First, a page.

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Improve your grade on Exam #2.

You can earn additional points towards your Exam #2 grade by completing the following assignment.

Due Thursday, 11/7.  Choose TWO problems from Exam #2 (Hint: choose the two problems that you did worst on).  Re-do these problems.  Hand in all the following, STAPLED TOGETHER, on Thursday 11/7:

  1. For each of the two problems:
    1. Clearly state how many points you received on each problem.
    2. Give an explanation consisting of at least one complete sentence explaining your error, and how you fixed it.
    3. Give a complete, correct solution to the problem.
  2. Hand in your exam paper along with your corrections.

You will be able to earn up to half the points you missed on the two selected problems, to be added back into your Exam #2 score.

Example.  Suppose you received 68 on the exam.  You choose problem #3 (scored 8 points out of 20), and problem #5 (scored 4 points out of 20).  You complete the assignment perfectly.  Since you missed a total of 28 points on these two problems (12 on problem 3, and 16 on problem 5), you will have 14 points added to your exam score.

Office hours today

I will be available between 2pm Р3pm today in my office N707.  My usual office hours (11:15-1:15) are canceled.


Prof. Reitz

IMPORTANT – Bring Written Work Chp 4-5 to class on Thursday

Hi everyone,

If you picked up your (graded) written work from Chapters 4 and 5 today, please bring it with you on Thursday to class — I need to record your score in my gradesheet, or you will not get credit for the assignment. ¬†Oops!


Prof. Reitz

Exam 2 Review UPDATE

Hi everyone,

Two things about the review sheet:

1. ¬†There is a typo in problem #5c — it should read |X|=3, instead of |A|=3.

2. As I told a number of you in my office today, I will NOT put a problem like #12 (There is no largest prime number) on the exam.

Best of luck with your studying,

Mr. Reitz

Office hours Tuesday 1-2 by request

Hi everyone,

If you have questions for me BEFORE the exam on Thursday, I can be available tomorrow (Tuesday) between 1 and 2 pm, BUT only if you notify me ahead of time (by email, or by leaving a comment here, or by telling me in class tomorrow).

Best of luck with your studying,
Prof. Reitz

Exam Review 2 UPDATE – review of division and remainders

Hi everyone,

First, the answer key for the Exam 2 review is now complete (it follows the questions in the Review document).  Second, you will notice that there are a few places (especially in problems 8 and 12) that I use basic facts about remainders when one number is divided by another.  These are facts that you understand intuitively from working with dividing numbers, but it might help to have them stated explicitly.  This is the basic fact about dividing and remainders:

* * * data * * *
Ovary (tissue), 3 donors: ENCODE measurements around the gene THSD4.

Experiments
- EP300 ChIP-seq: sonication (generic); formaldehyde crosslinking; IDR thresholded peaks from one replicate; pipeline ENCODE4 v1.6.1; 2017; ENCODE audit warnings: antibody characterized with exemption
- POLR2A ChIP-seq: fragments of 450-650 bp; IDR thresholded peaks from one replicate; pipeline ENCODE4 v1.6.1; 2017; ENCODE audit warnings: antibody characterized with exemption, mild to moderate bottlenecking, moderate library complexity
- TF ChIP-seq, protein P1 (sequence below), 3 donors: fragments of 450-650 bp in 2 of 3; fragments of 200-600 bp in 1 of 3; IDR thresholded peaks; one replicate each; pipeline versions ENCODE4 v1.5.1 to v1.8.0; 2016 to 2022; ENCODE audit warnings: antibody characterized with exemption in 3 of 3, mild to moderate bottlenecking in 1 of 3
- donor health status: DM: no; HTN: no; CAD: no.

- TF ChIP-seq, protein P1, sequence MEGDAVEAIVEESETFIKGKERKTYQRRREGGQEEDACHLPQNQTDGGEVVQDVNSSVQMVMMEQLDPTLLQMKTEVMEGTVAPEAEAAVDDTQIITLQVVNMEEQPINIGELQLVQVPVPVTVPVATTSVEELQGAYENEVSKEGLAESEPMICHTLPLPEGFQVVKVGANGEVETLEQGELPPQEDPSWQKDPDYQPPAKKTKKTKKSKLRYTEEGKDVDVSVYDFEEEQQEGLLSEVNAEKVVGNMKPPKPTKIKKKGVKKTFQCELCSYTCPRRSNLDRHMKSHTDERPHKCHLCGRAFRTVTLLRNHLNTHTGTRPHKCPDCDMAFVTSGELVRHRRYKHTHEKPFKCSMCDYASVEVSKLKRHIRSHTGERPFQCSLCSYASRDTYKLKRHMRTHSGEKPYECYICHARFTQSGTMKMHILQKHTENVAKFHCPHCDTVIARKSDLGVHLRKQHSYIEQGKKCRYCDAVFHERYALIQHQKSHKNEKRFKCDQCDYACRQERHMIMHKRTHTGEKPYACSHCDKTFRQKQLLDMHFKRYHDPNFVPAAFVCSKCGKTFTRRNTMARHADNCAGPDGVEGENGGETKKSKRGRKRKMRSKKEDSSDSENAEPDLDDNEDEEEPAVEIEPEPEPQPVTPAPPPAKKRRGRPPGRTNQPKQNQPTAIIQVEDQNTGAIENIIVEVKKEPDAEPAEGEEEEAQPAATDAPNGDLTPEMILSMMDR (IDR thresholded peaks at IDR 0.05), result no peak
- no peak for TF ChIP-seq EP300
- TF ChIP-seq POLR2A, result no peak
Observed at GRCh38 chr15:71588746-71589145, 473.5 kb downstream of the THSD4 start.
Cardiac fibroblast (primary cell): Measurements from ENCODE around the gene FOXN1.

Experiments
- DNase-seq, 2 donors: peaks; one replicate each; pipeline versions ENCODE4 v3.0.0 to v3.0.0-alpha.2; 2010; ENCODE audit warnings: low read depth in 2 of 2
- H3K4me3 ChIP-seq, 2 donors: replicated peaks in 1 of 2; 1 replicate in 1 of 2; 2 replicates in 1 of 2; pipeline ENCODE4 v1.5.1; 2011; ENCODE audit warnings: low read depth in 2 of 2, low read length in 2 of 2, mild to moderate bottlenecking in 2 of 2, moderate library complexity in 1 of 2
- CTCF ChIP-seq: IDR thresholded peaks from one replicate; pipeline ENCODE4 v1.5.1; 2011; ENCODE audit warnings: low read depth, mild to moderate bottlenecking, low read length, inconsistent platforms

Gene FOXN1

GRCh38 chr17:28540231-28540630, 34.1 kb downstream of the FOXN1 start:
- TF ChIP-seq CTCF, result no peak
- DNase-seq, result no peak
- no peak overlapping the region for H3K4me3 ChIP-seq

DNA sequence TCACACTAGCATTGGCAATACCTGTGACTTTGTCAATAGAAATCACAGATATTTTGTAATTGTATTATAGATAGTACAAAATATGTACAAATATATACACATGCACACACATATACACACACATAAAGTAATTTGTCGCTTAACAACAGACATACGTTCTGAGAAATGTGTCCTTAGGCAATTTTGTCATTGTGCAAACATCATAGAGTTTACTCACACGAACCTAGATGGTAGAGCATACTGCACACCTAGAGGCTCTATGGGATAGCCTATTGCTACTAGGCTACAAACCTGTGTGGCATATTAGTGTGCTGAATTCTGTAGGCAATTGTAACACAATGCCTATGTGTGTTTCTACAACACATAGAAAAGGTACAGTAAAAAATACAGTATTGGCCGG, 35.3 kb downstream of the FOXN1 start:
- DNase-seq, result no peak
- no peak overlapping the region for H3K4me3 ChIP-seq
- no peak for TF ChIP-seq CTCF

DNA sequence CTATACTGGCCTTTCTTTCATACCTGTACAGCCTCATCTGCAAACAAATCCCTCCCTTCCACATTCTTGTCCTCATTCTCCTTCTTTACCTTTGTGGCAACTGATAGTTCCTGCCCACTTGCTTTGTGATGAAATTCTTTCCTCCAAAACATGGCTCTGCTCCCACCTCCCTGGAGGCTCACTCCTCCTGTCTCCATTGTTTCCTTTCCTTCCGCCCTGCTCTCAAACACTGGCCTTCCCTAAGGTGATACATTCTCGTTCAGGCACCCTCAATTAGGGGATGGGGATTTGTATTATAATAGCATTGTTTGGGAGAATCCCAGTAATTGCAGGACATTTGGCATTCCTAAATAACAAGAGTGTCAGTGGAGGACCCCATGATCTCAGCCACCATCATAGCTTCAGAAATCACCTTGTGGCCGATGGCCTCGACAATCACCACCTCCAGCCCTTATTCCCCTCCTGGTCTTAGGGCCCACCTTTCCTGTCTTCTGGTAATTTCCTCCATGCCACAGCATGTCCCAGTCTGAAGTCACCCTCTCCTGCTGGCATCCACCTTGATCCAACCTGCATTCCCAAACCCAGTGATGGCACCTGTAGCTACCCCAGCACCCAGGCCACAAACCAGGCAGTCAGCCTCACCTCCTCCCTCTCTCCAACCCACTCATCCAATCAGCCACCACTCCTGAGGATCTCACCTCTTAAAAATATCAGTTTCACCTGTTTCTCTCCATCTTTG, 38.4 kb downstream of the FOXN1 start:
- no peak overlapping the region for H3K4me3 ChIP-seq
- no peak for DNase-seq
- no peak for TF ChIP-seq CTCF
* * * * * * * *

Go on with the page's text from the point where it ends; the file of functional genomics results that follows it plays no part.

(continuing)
Fact (The Division Algorithm).  Given two integers a and b with b>0, there exist unique integers q and r for which a=qb+r and 0\leq r <b.

What does this mean?  It expresses the fact that when we divide one integer a by another integer b, and it will go in some number of times q with a remainder of r.  The remainder r must be less than the number b that we are dividing by.  If the remainder is zero, then b divides a (because r=0 means a=qb), and if the remainder is not zero, then b does not divide a.

If you have any questions, feel free to leave a comment here.  Best of luck with your studying!

-Prof. Reitz

Exam 2 Review is posted

Find it on the “Exam Reviews” page (link in the menu above the shark). ¬†Answers to the review will be added to the document sometime this week. ¬†If you have any questions or notice any errors please let me know.

-Prof. Reitz

Office hours tomorrow (Thursday 10/10)

Hi everyone,

My office hours tomorrow will not be at the regularly scheduled time, but instead:

  • 9:00am – 10:00am (before class), in N707 – moving to the classroom around 9:45.
  • 1:45pm-2:30pm, in N707

As always, I’m happy to make individual arrangements to meet at other times – just send me an email.

Take care,
Prof. Reitz

Followup on Today’s Lecture (Tues 10/8)

Hi everyone,

In the homework from today, the final two problems (#15, 16) use an idea called “Proof by cases” (considering different possible situations within your proof). ¬† ¬†To complete these two problems, read Page 96 (starting with “4.4 Cases” and ending at the end of the first proof, at the bottom of the page). ¬†Bring your questions on Thursday!


-Prof. Reitz

Office hours today (10/4): 12pm-1pm

Hi everyone,

Office hours today will be from 12pm-1pm (I will also be able to answer a quick question or two right after class).

-Prof. Reitz